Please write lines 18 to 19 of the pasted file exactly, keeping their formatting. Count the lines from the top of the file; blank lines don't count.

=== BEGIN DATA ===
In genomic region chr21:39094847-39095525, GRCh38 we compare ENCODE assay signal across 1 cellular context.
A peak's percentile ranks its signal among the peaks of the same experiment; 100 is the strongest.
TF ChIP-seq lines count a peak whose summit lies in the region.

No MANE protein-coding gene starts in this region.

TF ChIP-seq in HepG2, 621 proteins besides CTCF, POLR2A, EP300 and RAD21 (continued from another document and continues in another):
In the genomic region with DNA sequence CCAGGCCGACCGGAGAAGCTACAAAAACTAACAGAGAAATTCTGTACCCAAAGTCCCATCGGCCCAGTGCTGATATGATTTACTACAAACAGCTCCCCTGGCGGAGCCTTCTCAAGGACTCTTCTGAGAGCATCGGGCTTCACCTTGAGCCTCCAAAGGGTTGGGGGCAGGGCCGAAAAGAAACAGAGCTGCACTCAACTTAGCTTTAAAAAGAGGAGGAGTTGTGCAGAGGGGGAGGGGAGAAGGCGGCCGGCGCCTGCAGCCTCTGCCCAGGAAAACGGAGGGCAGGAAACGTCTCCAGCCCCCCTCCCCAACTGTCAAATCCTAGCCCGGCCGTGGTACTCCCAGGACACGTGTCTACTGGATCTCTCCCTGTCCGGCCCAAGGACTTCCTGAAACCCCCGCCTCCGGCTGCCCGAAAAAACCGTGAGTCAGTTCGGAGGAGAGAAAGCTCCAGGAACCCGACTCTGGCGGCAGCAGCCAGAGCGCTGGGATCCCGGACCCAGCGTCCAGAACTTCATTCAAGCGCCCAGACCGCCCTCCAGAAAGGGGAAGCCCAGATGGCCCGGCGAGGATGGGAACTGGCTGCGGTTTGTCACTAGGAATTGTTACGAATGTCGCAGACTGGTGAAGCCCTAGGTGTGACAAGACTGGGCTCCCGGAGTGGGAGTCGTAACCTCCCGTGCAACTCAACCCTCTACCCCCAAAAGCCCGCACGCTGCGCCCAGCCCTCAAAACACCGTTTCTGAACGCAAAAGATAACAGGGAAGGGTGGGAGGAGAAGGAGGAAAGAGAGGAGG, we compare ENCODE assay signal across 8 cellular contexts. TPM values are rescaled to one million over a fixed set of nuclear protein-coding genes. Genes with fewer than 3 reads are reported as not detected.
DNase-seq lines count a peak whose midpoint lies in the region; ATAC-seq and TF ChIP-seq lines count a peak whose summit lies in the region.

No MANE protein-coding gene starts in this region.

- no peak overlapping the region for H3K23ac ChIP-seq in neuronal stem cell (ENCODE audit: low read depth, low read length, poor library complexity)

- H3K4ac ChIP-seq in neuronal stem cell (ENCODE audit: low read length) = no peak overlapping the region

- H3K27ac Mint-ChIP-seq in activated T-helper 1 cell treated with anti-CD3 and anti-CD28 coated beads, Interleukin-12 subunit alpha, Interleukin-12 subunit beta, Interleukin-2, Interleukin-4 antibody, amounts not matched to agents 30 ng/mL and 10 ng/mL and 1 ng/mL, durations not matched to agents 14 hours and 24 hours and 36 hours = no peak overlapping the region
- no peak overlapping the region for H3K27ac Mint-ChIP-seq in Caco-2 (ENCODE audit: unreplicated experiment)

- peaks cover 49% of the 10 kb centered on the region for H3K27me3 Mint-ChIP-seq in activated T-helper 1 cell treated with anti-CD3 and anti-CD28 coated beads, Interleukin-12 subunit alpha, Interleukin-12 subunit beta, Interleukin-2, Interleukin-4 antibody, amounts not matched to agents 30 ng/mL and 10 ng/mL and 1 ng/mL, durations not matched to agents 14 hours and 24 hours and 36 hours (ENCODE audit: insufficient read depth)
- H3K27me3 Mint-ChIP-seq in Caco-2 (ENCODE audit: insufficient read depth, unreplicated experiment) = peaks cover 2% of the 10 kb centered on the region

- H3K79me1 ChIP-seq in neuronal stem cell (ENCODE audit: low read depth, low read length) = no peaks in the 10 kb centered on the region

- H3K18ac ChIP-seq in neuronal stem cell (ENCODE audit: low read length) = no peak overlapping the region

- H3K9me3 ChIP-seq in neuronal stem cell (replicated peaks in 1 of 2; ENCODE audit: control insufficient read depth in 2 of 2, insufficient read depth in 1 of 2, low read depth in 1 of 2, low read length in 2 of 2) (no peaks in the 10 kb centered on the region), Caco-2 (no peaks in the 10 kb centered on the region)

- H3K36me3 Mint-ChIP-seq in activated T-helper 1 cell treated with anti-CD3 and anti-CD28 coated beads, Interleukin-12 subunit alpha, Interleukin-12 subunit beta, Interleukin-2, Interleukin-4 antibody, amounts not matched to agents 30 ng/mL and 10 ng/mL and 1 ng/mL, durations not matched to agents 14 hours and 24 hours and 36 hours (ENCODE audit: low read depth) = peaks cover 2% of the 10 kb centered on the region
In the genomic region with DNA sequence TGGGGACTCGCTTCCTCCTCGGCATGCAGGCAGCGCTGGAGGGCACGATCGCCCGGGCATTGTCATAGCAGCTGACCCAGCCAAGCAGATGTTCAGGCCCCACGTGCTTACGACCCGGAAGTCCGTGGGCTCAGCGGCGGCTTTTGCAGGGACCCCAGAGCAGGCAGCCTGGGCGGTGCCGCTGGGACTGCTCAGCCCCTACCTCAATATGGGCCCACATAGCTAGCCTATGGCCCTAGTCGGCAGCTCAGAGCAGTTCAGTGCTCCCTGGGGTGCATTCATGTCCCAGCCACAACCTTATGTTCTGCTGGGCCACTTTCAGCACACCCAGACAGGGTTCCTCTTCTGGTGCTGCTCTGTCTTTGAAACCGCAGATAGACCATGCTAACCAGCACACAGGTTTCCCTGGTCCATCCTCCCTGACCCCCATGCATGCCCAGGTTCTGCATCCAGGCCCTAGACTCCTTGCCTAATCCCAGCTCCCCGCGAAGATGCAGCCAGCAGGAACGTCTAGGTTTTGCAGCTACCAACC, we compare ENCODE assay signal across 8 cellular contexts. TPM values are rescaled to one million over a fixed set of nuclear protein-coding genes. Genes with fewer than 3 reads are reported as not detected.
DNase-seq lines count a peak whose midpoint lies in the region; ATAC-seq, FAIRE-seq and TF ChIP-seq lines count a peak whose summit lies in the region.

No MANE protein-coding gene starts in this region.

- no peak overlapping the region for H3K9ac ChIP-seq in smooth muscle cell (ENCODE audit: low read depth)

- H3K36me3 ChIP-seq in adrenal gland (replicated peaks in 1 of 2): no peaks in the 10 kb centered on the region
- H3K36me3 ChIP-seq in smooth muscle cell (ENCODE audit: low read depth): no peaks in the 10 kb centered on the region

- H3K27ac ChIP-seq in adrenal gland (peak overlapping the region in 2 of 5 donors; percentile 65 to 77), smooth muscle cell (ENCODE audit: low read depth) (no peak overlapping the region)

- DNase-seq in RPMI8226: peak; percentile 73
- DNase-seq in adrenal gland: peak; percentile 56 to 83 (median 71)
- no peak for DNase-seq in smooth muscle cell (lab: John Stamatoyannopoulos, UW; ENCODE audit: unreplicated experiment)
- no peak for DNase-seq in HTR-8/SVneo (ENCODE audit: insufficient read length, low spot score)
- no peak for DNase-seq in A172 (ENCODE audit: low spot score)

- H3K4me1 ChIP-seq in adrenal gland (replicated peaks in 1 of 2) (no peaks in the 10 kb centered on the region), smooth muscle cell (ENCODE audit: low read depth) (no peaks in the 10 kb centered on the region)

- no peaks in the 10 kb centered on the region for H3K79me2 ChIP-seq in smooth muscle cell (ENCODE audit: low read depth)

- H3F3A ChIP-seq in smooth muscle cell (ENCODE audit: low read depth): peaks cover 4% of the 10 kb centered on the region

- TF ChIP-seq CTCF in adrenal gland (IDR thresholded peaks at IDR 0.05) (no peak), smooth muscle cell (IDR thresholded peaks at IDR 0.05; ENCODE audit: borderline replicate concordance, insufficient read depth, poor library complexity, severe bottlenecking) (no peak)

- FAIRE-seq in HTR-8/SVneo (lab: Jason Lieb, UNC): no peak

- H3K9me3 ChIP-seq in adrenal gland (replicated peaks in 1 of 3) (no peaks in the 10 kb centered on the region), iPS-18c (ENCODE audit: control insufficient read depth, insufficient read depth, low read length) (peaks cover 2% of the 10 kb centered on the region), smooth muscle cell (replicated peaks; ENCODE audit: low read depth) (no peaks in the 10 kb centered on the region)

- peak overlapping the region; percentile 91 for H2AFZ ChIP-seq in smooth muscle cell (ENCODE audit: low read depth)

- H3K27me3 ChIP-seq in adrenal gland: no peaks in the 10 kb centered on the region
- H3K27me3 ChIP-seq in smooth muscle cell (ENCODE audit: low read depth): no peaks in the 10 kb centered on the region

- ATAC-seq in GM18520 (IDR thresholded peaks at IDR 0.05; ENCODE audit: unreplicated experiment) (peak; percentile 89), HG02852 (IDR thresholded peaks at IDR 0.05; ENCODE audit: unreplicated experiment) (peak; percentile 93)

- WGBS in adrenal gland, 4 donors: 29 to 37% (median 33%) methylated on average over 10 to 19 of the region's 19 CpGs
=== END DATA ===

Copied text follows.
- H3K36me3 Mint-ChIP-seq in activated T-helper 1 cell treated with anti-CD3 and anti-CD28 coated beads, Interleukin-12 subunit alpha, Interleukin-12 subunit beta, Interleukin-2, Interleukin-4 antibody, amounts not matched to agents 30 ng/mL and 10 ng/mL and 1 ng/mL, durations not matched to agents 14 hours and 24 hours and 36 hours (ENCODE audit: low read depth) = peaks cover 2% of the 10 kb centered on the region
In the genomic region with DNA sequence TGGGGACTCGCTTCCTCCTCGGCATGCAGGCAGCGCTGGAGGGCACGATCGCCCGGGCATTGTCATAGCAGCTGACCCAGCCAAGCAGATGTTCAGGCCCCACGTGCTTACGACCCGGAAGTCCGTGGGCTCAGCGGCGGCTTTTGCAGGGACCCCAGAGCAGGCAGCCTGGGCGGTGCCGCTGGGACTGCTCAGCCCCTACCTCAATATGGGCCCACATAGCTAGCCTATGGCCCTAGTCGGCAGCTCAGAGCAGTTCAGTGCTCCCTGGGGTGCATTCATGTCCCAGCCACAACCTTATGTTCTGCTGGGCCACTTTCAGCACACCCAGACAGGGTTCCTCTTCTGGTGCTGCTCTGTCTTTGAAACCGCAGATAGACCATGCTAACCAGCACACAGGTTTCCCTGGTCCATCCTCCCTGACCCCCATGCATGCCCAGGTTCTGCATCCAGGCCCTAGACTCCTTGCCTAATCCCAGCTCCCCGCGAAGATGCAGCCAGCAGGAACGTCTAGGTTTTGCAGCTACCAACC, we compare ENCODE assay signal across 8 cellular contexts. TPM values are rescaled to one million over a fixed set of nuclear protein-coding genes. Genes with fewer than 3 reads are reported as not detected.